A team of researchers at University College London explored how actors suppress their sense of self as they take on new characters. The study is published in the Journal of Cognitive Neuroscience.
The researchers analyzed members of the drama group “Flute Theatre”, who rehearsed scenes from Shakespeare’s drama A Midsummer Night’s Dream.
They used brain imaging technologies and the Hunter Heartbeat Method (a series of sensory drama games) to understand how theater training impacts brain activities. Other factors like social interaction and action planning were also examined.
The results revealed that when the actors hear their own names during the performance, the response in the left anterior prefrontal cortex (the brain region associated with the core sense of self and self-awareness) is suppressed.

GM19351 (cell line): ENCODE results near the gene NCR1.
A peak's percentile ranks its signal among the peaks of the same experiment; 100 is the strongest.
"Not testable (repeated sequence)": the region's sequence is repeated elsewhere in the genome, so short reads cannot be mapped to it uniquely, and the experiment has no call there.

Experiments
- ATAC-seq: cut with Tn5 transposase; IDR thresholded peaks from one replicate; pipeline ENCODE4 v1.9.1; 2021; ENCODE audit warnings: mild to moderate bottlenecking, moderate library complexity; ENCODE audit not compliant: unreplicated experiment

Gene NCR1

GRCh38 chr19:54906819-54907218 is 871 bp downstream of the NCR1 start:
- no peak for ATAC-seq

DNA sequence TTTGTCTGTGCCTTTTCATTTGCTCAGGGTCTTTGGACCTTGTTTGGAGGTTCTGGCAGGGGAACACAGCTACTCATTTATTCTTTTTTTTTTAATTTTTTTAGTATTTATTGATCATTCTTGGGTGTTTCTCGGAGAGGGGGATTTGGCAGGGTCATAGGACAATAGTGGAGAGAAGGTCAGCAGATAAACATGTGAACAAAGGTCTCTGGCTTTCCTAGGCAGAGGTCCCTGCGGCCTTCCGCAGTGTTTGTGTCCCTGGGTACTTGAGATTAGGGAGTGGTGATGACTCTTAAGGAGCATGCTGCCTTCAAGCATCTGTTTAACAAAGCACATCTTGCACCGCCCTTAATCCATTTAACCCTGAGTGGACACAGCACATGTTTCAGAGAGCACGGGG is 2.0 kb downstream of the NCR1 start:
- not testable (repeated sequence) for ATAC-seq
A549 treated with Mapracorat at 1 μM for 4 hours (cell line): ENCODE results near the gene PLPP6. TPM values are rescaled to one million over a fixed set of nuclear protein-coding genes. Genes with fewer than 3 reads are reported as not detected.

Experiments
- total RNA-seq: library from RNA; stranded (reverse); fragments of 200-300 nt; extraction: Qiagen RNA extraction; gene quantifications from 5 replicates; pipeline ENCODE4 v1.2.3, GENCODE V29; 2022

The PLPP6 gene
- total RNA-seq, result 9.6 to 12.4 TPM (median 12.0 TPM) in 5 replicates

As they step into character, they suppress their sense of self—swapping it for the characters they are playing.
The lead author, Dwaynica Greaves, elaborated: “The shout of a person’s own name is a powerful and compelling sound which normally makes the subject turn their head. It also engages the prefrontal cortex of the brain. However, our findings suggest that actors may learn to suppress their sense of self as they train in the theater and take on a different character.”
To Know More You May Refer To
Greaves, D. A., Pinti, P., Din, S., Hickson, R., Diao, M., Lange, C., Khurana, P., Hunter, K., Tachtsidis, I., & Hamilton, A. F. de C. (2022). Exploring Theater Neuroscience: Using Wearable Functional Near-infrared Spectroscopy to Measure the Sense of Self and Interpersonal Coordination in Professional Actors. Journal of Cognitive Neuroscience, 1–22. https://doi.org/10.1162/jocn_a_01912